Supply chain management (SCM) increasingly needs to address both climate change mitigation and adaptation issues. While mitigation aims at sustainability by reducing the environmental impact of supply chains (SCs), adaptation entails improving resilience by increasing the ability to cope with climate-induced disruptions. Although sustainable SCM (SSCM) and resilient SCM (RSCM) are of increasing importance, there has been little effort to conceptually connect SSCM and RSCM. Our study explores the interconnections between both concepts by outlining theoretical elements and conducting a case study of four companies in the automotive SC based on company documents and interviews. Results show that SSCM is prioritised over RSCM. We furthermore highlight trade-offs and overlaps between the elements of SSCM and RSCM, which can be valuable for decision-makers, and introduce two enabling factors: transparency and diversity. We present a novel theoretical SCM framework that integrates both resilience and sustainability perspectives and make propositions for future research.


  • The Paris Agreement (UNFCCC, 2015) gives evidence of how climate change and its impacts are becoming of paramount importance in the international arena

  • We focus on climate change as one of the most pressing environmental issues which calls for Supply chain management (SCM) responses in terms of both sustainability and resilience

  • Apart from a number of aspects found in the literature that were confirmed to be relevant for sustainable SCM (SSCM) and resilient SCM (RSCM) in the case study, we identified two additional elements that can be considered as crucial for the success of both sustainability and resilience strategies in supply chains (SCs): transparency and diversity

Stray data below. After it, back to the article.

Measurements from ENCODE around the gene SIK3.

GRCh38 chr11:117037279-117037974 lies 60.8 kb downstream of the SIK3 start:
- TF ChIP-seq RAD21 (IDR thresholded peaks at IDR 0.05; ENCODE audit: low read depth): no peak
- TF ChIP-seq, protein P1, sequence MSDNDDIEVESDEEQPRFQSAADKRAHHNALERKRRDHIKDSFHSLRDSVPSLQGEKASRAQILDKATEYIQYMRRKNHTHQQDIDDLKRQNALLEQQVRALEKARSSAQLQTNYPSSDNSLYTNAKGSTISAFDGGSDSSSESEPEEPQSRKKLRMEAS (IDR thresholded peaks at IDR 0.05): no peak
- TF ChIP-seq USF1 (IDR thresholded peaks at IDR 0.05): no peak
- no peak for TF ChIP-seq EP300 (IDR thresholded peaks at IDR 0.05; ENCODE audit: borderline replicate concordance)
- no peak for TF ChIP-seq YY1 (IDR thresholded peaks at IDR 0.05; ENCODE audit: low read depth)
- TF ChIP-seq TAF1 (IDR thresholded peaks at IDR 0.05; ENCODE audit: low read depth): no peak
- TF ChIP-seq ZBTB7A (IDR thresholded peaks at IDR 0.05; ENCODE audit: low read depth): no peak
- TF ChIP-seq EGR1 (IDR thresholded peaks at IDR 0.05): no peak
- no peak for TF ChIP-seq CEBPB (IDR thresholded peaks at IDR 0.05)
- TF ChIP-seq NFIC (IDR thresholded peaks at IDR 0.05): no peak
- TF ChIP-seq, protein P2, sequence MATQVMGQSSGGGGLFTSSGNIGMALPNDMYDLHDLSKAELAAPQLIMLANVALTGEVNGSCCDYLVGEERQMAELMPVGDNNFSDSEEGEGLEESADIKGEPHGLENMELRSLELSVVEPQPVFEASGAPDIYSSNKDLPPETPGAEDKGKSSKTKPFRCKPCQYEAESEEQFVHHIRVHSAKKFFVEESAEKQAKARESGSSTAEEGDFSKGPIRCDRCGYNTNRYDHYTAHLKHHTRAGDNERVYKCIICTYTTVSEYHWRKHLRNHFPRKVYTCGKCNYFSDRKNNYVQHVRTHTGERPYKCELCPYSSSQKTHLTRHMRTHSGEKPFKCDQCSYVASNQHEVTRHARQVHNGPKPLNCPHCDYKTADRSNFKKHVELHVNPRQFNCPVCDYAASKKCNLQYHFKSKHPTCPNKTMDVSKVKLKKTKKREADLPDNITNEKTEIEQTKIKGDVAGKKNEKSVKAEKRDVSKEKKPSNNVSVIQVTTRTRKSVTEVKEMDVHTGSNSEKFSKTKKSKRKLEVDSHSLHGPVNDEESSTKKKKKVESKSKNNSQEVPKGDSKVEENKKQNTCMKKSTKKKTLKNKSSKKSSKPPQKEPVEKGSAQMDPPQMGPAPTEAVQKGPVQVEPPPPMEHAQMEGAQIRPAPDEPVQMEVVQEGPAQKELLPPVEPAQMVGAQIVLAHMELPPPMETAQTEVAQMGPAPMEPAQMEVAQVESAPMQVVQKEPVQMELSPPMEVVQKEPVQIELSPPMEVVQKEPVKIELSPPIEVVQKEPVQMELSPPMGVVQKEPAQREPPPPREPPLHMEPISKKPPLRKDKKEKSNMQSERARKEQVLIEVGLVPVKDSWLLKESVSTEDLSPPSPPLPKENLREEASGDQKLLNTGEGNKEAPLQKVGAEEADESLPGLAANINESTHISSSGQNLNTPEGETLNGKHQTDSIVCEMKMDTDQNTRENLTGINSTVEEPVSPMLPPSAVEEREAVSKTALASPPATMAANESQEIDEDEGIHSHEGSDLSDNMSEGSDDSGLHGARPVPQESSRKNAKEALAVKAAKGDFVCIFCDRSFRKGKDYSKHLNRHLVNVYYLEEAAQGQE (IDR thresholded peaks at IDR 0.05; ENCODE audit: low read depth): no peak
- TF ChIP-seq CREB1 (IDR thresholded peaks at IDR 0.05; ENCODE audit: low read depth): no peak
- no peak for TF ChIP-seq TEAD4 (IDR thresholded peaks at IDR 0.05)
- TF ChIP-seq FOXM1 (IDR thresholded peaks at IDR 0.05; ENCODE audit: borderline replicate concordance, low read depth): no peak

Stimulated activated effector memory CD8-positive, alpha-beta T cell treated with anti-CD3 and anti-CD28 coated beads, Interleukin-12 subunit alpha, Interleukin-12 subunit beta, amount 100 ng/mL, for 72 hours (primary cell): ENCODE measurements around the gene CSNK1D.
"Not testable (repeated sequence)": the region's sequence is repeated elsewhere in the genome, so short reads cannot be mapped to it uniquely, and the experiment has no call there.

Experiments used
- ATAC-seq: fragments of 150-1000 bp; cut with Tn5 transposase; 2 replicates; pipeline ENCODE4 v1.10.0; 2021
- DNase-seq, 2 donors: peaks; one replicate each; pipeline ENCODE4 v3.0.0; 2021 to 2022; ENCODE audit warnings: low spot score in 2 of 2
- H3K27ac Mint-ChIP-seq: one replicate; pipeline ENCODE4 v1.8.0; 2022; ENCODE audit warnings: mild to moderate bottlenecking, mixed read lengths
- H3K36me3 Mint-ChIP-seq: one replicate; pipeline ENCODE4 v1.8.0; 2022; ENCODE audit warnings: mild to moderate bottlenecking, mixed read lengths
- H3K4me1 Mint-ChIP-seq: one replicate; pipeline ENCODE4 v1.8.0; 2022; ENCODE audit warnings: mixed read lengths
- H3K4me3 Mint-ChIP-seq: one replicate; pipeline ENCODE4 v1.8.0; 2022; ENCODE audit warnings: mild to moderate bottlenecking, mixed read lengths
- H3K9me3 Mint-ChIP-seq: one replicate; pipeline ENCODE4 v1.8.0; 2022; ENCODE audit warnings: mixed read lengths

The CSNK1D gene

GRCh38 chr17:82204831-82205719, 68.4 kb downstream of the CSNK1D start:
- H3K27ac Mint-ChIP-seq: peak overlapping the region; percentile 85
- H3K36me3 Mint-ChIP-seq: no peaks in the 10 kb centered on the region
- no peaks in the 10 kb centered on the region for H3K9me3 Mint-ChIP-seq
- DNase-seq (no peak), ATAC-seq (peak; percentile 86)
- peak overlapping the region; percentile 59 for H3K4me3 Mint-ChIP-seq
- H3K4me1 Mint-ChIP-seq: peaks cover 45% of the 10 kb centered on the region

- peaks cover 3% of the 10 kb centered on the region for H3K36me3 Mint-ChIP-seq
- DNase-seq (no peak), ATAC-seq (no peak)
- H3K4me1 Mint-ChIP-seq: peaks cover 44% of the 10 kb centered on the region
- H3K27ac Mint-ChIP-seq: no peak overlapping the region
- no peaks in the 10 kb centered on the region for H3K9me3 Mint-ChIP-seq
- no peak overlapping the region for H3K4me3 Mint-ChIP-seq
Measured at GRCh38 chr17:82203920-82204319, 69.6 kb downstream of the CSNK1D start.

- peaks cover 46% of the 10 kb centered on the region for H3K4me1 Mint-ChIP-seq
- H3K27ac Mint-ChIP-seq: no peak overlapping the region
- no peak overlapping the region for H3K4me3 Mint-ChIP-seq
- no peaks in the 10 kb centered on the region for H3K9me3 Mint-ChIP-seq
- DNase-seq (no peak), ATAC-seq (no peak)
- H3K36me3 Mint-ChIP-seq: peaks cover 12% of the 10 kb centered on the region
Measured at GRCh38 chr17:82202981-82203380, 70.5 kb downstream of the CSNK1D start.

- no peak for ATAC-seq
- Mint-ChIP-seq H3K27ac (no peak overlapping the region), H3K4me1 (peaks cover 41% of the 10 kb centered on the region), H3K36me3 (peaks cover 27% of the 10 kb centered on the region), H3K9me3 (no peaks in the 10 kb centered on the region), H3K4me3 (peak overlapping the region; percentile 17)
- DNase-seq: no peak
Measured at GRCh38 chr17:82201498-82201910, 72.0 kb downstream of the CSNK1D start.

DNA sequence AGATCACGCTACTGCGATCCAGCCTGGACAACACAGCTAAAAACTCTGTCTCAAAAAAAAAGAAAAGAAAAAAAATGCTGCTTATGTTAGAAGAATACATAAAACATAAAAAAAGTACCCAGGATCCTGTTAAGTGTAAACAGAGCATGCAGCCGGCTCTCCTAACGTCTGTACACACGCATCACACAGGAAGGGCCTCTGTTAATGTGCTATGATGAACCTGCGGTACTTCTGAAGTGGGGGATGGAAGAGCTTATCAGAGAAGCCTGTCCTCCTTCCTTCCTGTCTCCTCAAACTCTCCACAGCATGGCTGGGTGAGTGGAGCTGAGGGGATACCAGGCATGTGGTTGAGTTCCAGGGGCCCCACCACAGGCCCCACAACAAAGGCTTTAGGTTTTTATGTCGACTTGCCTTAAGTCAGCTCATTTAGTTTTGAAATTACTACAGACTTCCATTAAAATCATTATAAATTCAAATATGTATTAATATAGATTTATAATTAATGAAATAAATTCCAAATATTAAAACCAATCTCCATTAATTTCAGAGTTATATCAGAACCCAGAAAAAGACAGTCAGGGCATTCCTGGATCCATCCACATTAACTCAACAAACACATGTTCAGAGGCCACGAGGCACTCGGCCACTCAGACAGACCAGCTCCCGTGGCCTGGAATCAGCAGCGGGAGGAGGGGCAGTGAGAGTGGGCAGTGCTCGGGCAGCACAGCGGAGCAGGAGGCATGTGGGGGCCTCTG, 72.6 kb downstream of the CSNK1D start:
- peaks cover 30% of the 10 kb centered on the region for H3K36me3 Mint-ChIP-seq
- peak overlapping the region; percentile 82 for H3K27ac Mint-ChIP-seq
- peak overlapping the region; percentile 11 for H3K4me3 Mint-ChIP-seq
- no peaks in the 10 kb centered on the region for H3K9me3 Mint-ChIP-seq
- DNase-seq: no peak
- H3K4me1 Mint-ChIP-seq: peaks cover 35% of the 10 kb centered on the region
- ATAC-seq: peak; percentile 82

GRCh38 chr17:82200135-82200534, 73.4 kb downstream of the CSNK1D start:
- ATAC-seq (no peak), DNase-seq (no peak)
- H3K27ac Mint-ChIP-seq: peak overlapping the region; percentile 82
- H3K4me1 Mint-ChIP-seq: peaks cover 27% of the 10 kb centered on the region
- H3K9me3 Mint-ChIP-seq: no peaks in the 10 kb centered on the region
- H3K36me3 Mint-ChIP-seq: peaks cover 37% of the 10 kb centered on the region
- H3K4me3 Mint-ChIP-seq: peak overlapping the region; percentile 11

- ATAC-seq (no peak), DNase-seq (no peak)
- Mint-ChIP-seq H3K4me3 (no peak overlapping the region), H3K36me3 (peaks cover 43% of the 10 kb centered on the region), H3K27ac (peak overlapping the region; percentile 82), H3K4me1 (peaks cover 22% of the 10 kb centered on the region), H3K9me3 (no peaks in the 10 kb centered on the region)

Read more



The Paris Agreement (UNFCCC, 2015) gives evidence of how climate change and its impacts are becoming of paramount importance in the international arena. Despite its origins in ecology (Holling, 1973), it is applied to SCM, given that companies and their SCs are systems that exert and absorb economic, social and environmental impacts For this reason, characteristic elements of resilience theory have been used as a starting point to derive concepts for resilient supply chain management (RSCM) (Christopher and Peck, 2004; Ponomarov and Holcomb, 2009; Linnenluecke and Griffiths, 2012; Carvalho et al, 2014). Despite the increasing relevance of SSCM and RSCM for coping with climate change issues, research has so far largely neglected the need for a systematic integration of the two concepts To address this gap, Derissen et al (2011) and Mari et al (2014) use a theoretical socio-economic and a multi-objective optimisation model, respectively. To confront theory with practice, we subsequently present findings from a case study of suppliers in the automotive industry and derive a conceptual framework and propositions for further research

Sustainable supply chain management
Resilient supply chain management
Conceptual relationships between SSCM and RSCM
Sample and data collection
Data analysis
SC characteristics
Perception of climate change
Triple bottom line
Long-term perspective
Coordination and collaboration
Resource efficiency
Stakeholder orientation
Response efficiency
Findings complementing the literature-based framework
Overlaps and trade-offs between SSCM and RSCM
27 Which measures do you implement to combat climate change?
31 What is your understanding of a resilient automotive supply chain?
42 Which measures do you implement to adapt to climate change?
Full Text
Published version (Free)

Talk to us

Join us for a 30 min session where you can share your feedback and ask us any queries you have

Schedule a call